Michael J. Fox gave the opening address at the first World Parkinson Congress held in Washington, D.C. last week. He spoke with passion, not so much about his battle with Parkinson's Disease, but about frustrating efforts to move medical research closer to a cure. "I did a search on PubMed, and there were 15,000 citations about Parkinson's over the last seven years," Fox said. "But I'm not tying my tie any faster."
Baby boomers may have lived the good life compared to their parents, but, surprisingly, if we don't assure otherwise, they and their children may suffer more from potentially curable diseases and even die earlier. Hard to believe, but not at all out of the realm of possibility as so many diseases like PD and certain forms of cancer are striking earlier just as government money for research is being cut. No one wants to hear this, and fewer want it to be true. But I have PD and have had cancer(a double whammy for sure). Had I not endeavored to find out exactly what goes on behind the scenes and by whom my medical decisions are influenced, I wouldn't be writing this blog today. With all the lies and obfuscation we've come to expect and even accept latley, you might give some thought to doing the same.
As if in some twisted consort with a government more concerned about the moment life begins in a cluster of cells than whether it prematurely ends, the same giant pharmaceutical companies that bring hope often slow or block the development of new medications or promising research avenues to protect their profits or develop redundant medications. Michael J. Fox said, "We don't need another agonist" - yet another of the same types of medication we already have. We need a cure. We need connections among researchers, not divisions born of competing funding sources. More of the "same science as usual," he said, "will not get us where we want to go."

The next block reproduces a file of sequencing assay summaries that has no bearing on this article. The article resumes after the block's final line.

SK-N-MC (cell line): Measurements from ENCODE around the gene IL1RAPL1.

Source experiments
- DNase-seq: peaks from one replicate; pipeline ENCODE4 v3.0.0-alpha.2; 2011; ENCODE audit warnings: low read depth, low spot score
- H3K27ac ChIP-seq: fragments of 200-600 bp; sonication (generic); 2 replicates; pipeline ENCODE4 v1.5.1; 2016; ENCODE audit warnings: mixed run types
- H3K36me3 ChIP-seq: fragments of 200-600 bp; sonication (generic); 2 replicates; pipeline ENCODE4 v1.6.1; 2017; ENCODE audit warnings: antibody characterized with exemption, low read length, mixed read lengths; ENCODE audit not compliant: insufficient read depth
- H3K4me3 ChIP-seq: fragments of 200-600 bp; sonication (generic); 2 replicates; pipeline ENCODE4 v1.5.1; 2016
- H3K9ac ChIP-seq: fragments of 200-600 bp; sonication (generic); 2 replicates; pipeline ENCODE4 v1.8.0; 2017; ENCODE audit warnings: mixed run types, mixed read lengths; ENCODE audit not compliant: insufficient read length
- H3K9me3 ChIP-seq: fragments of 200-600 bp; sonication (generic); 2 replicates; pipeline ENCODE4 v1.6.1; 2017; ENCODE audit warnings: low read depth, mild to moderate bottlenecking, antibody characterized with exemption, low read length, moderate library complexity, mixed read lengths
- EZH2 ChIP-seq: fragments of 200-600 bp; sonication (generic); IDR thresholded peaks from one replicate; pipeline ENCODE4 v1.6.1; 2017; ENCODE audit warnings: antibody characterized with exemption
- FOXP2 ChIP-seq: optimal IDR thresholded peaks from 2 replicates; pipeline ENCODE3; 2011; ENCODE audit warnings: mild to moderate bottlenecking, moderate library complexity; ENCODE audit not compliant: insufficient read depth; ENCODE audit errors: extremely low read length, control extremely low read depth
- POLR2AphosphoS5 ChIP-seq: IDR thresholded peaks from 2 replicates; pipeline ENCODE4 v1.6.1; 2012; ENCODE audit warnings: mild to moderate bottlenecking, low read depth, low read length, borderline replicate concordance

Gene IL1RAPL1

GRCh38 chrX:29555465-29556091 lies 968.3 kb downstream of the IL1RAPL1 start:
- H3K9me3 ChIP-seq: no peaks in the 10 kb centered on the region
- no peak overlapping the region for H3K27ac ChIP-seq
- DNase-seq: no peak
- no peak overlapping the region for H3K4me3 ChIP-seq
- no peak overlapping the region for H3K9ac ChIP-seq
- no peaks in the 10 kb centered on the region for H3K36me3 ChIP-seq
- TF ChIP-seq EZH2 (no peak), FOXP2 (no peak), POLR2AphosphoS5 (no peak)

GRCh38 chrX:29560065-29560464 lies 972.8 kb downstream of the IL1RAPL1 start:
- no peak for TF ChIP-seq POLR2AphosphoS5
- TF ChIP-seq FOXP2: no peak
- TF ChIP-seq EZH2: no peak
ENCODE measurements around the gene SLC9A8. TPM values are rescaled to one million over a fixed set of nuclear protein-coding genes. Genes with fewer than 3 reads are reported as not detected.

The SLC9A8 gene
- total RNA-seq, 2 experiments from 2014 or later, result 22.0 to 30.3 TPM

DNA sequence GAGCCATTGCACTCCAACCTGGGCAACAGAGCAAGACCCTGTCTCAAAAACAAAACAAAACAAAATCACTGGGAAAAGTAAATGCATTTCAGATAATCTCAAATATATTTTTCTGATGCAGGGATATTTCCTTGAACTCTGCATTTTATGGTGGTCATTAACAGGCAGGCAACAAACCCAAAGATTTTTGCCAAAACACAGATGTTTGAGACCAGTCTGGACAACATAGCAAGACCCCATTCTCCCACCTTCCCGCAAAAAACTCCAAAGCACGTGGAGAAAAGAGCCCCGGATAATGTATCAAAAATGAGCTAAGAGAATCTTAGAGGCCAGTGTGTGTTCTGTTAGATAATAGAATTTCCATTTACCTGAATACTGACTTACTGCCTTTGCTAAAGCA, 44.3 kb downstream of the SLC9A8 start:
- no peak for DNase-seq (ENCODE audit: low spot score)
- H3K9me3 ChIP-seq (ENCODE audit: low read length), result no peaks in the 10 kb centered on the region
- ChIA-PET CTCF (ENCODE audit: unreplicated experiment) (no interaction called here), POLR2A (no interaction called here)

While we're rightly attacking corruption that undermines liberty and justice in government on Huffingtonpost and with our votes, we should also be taking a hard look at medical slights-of-hand undermining our Constitutionally guaranteed right to life. If we don't find out exactly where our senators and congressional representatives stand with regard to our health and the kinds of trade-offs and compromises they're making to please a particular voter block or to curry favor with a pharmaceutical giant, we place our lives and those of the people we love in jeopardy. Some day we may indeed wish we had asked hard questions - sent e-mails to senators (or a copy of this blog) to ask where they stand, for example, on current stem cell legislation and, more specifically, how they'll vote and what if any other promising pipeline research they'll block as a trade-off. Fail to do this and you, your parent, child, sibling or friend may one day learn that tying a tie a little faster can indeed be just too much to ask.
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